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Key Health Provisions in the American Rescue Plan Legislation

On March 11, 2021, President Biden signed into law the American Rescue Plan Act, a $1.9 trillion package to provide relief related to the COVID-19 public health emergency. The final legislation, which passed with support from only Democrats and received no Republican votes in either the House of Representatives or the Senate, includes a number of health care related provisions. Key health provisions include direct funding for health care providers and certain nonprofit organizations; funding for federal agencies and state, local, and territorial governments and tribal organizations that could be issued to providers; and changes and expansions to health care coverage intended to improve affordability and access to care. With the legislation now signed into law, attention will turn to the federal agencies that will be distributing funding and implementing new programs. Much of the detail surrounding payments and new programing will be determined through agency guidance, and some agencies have already announced applications and timelines for these applications to access funding for some programs.

Below are summaries of many of the key health care provisions in the legislation:

Direct Funding for Health Care Providers

Funding for Rural Providers

The legislation provides $8.5 billion for rural health care providers to reimburse health care related expenses and lost revenues that are attributable to COVID-19. This is separate from, although similar to, the Provider Relief Fund (PRF). The provision includes language similar to what Congress included in the CARES Act when creating the PRF that describes the application process the Department of Health and Human Services (HHS) should use to issue payments and the allowed and prohibited uses of the funding. The payments are to be used for reimbursement of health care related expenses and lost revenues that are attributable to COVID-19. Recipients may not use payments to reimburse any expense or loss that has been reimbursed from another source or that another source is obligated to reimburse. The provision provides broad authority to HHS for how to execute distribution of the funds, although it does include a definition of lost revenue for which the payments may be used that allows providers to determine revenue losses by comparing actual patient care revenue to budgeted patient care revenue.

Eligible providers will include both providers and suppliers enrolled in Medicare, Medicaid, or Children's Health Insurance Program (CHIP) that are considered to be a "rural provider or supplier." The legislation lists specific types of entities that are considered a rural provider or supplier but also provides HHS with broad authority to declare other types of providers or suppliers as an eligible rural provider. The list includes:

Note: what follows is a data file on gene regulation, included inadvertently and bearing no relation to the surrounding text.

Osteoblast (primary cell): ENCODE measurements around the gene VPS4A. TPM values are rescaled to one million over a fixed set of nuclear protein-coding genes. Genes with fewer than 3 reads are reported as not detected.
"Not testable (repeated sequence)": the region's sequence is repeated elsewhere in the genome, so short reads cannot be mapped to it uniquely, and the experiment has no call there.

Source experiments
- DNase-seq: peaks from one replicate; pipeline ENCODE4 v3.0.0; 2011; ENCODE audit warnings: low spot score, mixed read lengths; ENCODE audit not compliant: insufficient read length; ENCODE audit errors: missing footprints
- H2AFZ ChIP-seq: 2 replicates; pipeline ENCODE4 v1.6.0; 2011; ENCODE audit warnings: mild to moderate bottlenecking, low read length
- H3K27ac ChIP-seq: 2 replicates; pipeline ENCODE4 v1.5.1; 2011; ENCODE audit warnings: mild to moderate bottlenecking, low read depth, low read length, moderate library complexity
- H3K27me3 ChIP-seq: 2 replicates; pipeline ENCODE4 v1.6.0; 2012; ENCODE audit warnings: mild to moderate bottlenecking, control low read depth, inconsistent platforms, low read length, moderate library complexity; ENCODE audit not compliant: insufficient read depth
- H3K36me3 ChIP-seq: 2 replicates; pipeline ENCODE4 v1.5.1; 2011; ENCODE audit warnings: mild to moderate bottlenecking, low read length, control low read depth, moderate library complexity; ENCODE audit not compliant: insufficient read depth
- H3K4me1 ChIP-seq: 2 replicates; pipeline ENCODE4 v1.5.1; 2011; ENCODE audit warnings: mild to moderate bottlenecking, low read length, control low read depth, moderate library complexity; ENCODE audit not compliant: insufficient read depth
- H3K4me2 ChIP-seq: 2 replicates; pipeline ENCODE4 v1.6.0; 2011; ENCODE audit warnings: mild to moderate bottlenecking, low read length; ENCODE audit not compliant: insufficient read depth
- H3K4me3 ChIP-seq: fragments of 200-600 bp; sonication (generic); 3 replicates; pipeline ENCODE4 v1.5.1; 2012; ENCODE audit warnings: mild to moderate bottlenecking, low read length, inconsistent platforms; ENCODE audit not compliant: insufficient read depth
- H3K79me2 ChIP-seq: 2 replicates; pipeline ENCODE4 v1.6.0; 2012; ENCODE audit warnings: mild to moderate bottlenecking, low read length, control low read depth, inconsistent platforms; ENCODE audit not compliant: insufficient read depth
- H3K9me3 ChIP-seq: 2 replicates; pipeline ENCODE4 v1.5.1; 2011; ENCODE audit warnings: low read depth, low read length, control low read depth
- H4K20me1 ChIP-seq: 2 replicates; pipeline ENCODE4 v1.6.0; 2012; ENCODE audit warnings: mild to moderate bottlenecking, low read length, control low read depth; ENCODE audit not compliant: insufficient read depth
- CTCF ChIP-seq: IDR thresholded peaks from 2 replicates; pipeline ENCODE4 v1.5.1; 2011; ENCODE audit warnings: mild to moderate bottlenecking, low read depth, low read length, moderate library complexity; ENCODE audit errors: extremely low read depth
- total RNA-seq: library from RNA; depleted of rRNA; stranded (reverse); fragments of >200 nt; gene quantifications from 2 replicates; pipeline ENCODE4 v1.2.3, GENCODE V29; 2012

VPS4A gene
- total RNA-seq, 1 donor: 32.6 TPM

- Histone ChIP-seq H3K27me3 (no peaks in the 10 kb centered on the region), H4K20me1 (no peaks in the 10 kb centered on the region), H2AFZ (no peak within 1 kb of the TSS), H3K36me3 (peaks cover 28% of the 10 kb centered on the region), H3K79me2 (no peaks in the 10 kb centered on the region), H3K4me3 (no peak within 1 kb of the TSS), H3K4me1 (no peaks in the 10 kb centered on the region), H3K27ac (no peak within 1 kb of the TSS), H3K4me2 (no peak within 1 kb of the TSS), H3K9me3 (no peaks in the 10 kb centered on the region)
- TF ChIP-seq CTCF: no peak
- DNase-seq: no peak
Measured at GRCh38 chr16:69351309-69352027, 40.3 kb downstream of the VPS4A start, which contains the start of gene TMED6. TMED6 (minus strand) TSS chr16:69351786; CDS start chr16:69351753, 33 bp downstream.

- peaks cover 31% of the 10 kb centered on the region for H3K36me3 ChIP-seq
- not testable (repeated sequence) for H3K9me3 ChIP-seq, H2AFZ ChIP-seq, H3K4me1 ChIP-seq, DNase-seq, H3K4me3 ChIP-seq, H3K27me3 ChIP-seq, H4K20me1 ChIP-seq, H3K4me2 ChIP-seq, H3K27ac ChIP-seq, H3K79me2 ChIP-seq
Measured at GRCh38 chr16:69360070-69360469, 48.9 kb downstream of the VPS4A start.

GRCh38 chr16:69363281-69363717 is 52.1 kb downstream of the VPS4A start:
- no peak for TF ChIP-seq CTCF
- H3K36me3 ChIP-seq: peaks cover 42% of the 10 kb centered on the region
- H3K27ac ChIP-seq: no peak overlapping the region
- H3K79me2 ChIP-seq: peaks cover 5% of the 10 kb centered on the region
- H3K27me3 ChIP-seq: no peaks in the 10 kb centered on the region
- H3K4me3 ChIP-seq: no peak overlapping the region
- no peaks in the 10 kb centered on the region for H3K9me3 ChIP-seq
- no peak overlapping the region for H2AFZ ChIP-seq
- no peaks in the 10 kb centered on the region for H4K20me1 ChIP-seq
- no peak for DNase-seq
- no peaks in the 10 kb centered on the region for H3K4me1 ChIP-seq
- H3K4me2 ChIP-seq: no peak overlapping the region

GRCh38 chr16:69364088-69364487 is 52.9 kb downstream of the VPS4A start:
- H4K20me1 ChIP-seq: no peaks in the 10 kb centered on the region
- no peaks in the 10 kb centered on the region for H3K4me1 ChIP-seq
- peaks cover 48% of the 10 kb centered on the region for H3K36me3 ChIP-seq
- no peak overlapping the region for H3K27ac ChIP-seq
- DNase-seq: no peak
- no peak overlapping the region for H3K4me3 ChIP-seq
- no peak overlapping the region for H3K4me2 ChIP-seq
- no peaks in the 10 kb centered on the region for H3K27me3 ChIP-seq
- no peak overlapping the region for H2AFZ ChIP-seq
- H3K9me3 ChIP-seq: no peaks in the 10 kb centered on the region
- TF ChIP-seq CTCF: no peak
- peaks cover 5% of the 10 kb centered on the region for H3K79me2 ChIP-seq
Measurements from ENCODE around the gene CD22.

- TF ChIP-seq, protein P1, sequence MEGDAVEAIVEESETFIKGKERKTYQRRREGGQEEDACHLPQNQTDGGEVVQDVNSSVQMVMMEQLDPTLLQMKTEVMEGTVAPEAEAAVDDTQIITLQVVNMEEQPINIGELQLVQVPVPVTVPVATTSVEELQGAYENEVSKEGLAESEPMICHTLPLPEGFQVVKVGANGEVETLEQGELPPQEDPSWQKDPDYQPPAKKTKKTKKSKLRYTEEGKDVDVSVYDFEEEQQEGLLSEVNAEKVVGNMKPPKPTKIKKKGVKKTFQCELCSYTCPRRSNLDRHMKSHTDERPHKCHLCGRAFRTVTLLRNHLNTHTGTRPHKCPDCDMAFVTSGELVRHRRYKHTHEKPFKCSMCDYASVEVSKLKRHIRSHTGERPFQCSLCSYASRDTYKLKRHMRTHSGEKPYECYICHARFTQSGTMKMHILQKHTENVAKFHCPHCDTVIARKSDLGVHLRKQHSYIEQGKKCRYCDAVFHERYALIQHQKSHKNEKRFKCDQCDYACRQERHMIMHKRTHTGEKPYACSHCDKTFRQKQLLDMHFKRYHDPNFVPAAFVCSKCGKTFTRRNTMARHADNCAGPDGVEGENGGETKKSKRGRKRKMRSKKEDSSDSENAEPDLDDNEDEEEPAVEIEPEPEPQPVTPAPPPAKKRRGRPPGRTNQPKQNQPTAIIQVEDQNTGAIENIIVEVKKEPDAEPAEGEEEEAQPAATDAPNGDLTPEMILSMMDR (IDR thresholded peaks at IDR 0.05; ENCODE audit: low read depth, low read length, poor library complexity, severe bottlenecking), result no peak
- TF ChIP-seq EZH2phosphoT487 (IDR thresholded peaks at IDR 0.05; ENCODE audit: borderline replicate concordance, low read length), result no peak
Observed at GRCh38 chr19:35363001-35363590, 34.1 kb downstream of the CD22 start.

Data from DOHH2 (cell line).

• A provider or supplier located in a rural area (as defined by Medicare) or treated as located in a rural area (pursuant to the Medicare statute);
  • A provider or supplier located in any other area that serves rural patients (as defined by the Secretary), which may include, but is not required to include, a metropolitan statistical area with a population of less than 500,000 (determined based on the most recently available data);
  • A rural health clinic (as defined in the Medicare statute);
  • A provider or supplier that furnishes home health, hospice, or long-term services and support in an individual's home located in a rural area (as defined in the Medicare statute); or
  • Any other rural provider or supplier (as defined by the Secretary).

Emergency Rural Development Grants for Rural Health Care

The legislation provides $500 million for the creation of an emergency pilot program for rural development to provide grants based on rural development needs related to COVID-19. The provision directs the Secretary of Agriculture to establish the grant program no later than 150 days after enactment of the legislation. Grants may be used to reimburse costs, including costs incurred prior to the issuance of the grant, incurred by facilities that primarily serve rural areas (as defined in the Consolidated Farm and Rural Development Act). The facilities must be located in a rural area that serves a population meeting certain household income standards. Eligible uses include reimbursement of costs incurred to:

  1. Increase capacity for vaccine distribution;
  2. Provide medical supplies to increase medical surge capacity;
  3. Reimburse for revenue lost during the COVID-19 pandemic, including revenue losses incurred prior to the awarding of the grant;
  4. Increase telehealth capabilities, including underlying health care information systems;
  5. Construct temporary or permanent structures to provide health care services, including vaccine administration or testing;
  6. Support staffing needs for vaccine administration or testing; and
  7. Engage in any other efforts to support rural development determined to be critical to address the COVID-19 pandemic, including nutritional assistance to vulnerable individuals, as approved by the Secretary.

Construction-related costs must meet conditions outlined in the Farm Security and Rural Investment Act of 2002 to be covered using grant funds.

Skilled Nursing Facilities

The bill contains funding – $450 million – to support SNFs in addressing COVID-19: $250 million to the states and territories to deploy strike teams to assist SNFs and $200 million for the development and dissemination of COVID-19 prevention protocols.

Funding for Community Health Centers and Community Care